RECENTLY IN THE BACKGROUND of my mind I’ve been thinking about friendships – specific friendships of my own, as well as friendship in general – the formation of friendship, the endurance (or not) of friendship, the levels of intimacy within friendships, the challenges of friendships both old and new.
I could try and splurge my thoughts in one rambling post, but I will try, time permitting, to reflect upon my theme in instalments. Friendship as a concept these days now acquires new challenges as not only do our friendship bases widen due to travel and movement, they can also be formed and maintained by social networking.
Social networking has a different impact on friendship depending on your generation. What I mean is, for those of us who grew up prior to social networking sites, we have the somewhat odd experience of ‘getting back in touch’ with older friends, not merely as individuals but as collective. For example, I can look at my school friends and see that one group of which I was a part have largely stuck together – which unsettles me slightly when I realise that I am not one of them any more. I moved on and away and did not move back; my closest friendships were formed, generally speaking, later. There were reasons for this, health probably being a factor, as well as opportunities and common hopes, dreams, opinions.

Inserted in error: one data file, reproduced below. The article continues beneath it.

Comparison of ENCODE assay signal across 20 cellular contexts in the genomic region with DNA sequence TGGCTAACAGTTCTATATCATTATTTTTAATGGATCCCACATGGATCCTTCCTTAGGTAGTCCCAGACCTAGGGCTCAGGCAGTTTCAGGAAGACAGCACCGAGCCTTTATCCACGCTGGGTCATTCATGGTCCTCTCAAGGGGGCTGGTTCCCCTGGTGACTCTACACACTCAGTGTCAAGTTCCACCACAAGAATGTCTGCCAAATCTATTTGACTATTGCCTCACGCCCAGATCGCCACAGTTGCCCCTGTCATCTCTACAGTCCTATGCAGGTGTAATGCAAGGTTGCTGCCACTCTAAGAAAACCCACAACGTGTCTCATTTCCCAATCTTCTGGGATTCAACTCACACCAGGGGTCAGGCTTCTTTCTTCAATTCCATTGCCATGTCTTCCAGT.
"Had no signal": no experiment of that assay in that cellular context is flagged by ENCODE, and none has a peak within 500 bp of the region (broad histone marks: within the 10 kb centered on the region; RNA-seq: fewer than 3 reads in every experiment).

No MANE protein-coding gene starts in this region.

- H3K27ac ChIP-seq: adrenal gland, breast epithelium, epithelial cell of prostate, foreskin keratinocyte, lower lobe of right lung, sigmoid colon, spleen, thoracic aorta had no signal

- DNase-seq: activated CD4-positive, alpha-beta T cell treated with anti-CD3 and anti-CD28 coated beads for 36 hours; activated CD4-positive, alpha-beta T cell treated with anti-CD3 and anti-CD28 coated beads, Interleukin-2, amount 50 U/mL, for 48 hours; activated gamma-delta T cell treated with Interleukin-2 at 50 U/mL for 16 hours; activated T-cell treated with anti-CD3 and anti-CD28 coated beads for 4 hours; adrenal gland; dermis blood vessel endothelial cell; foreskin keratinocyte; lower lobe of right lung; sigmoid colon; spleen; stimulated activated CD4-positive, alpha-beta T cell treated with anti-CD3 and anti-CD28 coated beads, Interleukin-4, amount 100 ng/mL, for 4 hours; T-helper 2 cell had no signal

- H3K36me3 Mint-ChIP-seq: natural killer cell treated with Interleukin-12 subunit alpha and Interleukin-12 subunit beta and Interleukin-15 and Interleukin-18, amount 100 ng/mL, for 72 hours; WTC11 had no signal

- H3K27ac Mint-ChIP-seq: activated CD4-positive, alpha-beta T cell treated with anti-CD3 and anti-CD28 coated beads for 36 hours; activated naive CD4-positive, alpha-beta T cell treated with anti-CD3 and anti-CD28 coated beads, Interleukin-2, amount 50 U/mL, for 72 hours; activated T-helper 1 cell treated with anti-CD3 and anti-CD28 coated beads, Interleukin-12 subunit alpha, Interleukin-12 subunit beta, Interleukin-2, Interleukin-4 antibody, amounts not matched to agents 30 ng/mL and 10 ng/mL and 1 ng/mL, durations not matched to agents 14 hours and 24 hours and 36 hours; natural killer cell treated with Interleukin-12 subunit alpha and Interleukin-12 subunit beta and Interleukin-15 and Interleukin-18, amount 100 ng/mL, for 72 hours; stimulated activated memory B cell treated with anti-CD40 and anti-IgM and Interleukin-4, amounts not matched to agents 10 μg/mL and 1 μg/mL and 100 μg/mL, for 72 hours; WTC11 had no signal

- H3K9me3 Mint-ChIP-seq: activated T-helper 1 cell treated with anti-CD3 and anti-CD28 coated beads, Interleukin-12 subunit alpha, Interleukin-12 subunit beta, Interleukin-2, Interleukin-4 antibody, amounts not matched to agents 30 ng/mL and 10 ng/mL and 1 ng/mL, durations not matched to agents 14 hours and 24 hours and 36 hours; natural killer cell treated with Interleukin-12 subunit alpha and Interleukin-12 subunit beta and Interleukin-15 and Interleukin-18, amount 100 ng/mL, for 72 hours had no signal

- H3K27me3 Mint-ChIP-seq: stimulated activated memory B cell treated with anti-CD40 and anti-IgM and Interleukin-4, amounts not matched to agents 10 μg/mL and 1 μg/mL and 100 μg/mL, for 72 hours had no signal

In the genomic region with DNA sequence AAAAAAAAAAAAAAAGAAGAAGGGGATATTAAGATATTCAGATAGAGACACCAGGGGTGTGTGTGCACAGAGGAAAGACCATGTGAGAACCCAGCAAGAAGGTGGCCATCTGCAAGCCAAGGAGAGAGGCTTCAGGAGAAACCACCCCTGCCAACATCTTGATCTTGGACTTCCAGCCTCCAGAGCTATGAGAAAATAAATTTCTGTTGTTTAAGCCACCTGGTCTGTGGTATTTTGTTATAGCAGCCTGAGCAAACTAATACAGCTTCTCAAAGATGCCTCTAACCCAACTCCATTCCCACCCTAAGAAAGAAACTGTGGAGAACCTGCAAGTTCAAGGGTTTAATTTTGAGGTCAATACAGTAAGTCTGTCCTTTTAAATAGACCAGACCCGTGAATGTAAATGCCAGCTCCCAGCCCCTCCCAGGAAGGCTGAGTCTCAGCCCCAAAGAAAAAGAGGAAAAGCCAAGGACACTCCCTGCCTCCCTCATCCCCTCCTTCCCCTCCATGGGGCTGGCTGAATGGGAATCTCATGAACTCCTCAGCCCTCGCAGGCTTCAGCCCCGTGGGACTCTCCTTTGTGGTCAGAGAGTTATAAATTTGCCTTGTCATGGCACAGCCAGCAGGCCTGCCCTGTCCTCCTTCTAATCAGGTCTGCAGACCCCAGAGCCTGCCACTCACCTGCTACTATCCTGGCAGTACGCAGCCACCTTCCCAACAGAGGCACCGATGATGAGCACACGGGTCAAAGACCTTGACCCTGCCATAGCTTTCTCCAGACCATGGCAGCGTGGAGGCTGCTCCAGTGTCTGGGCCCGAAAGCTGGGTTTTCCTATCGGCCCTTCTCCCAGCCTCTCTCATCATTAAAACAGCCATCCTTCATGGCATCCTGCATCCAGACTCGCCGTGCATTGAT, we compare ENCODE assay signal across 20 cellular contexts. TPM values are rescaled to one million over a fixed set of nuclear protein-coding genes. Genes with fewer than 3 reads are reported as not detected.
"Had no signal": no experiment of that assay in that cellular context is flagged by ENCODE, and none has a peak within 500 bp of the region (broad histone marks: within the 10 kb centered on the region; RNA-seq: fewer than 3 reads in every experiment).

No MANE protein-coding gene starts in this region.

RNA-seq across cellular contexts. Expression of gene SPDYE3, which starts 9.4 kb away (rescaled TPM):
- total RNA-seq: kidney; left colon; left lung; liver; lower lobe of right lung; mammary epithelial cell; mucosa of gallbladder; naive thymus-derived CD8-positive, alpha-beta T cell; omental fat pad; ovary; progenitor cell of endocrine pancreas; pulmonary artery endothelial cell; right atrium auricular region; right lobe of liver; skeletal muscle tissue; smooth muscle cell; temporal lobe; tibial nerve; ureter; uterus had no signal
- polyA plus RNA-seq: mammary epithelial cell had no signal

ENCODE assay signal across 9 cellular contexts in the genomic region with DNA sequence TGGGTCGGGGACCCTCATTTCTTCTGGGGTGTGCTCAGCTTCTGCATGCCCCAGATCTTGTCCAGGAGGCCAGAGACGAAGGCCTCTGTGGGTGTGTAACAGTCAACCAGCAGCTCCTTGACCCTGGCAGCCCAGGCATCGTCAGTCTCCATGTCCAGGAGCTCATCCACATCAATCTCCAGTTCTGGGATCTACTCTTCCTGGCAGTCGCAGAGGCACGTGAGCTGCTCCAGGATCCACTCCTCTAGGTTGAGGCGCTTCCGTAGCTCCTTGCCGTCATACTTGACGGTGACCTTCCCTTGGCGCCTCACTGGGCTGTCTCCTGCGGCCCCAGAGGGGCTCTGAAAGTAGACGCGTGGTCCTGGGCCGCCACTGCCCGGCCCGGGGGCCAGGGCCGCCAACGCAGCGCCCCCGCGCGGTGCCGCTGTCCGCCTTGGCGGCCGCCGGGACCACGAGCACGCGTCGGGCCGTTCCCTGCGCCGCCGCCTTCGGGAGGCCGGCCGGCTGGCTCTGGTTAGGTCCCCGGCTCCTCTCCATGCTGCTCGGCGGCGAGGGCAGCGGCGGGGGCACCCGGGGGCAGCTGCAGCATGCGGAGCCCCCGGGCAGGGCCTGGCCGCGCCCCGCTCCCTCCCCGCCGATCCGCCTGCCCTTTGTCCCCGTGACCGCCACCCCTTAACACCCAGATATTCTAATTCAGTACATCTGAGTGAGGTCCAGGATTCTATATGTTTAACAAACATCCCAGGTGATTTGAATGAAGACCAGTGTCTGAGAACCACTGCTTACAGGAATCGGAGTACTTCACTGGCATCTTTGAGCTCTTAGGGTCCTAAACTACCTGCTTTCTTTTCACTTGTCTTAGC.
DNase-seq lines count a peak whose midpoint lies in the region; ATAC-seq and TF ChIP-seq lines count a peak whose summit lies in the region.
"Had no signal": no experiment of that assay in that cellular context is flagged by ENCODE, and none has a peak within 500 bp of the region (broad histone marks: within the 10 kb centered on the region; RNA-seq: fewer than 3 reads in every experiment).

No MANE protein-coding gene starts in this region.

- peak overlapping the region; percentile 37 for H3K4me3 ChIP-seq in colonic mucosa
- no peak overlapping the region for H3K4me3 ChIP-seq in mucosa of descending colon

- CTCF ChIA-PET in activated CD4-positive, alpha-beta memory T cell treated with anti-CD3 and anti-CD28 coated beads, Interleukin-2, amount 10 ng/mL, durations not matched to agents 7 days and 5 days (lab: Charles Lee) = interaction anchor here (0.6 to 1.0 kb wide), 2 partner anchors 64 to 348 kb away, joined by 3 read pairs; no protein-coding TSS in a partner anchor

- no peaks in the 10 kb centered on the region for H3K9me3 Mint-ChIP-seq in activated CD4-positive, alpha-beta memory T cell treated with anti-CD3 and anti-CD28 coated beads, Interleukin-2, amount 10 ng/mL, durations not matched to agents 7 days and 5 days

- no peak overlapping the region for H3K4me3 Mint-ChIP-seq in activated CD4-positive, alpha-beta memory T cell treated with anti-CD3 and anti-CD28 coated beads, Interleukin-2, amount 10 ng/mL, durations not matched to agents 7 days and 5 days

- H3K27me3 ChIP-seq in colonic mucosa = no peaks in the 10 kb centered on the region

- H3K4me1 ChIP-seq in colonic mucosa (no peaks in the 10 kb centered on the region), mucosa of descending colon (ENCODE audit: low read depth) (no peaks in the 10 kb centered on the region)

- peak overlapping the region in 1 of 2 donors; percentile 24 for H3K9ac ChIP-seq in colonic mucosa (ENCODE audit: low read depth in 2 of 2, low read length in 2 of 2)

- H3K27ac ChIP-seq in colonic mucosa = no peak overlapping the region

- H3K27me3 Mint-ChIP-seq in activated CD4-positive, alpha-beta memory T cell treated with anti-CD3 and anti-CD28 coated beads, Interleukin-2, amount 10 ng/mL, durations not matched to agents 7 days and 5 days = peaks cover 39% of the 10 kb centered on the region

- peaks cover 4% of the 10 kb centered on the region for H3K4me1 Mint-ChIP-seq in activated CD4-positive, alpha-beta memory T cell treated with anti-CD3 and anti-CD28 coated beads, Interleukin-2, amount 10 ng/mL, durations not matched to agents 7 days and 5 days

When I moved into adulthood and encountered the scaldingly intimate friendships I made later, it seemed strange to try and find this in earlier friendships made of other stuff – different in tone, different in need. Yet I can see that those who have grown up in these friendships have also reached these levels of intimacy – which I formed with others in other places. (The challenge of course that I did not remain in these places and thus have experienced the fierce loss of no longer being a few paces away from those who changed me so utterly.)
And although there are several adages about the age of friendships being directly related to their quality, this is not always the case. There are moments when a jolt of recognition occurs between two people who have only just met, whereby the intimacy and frankness that can take years are fast forwarded. These moments are not necessarily common, but precisely because of their rarity they feel deliciously surprising when they occur – as if they are a gift of sorts.
Friendship comes in many guises.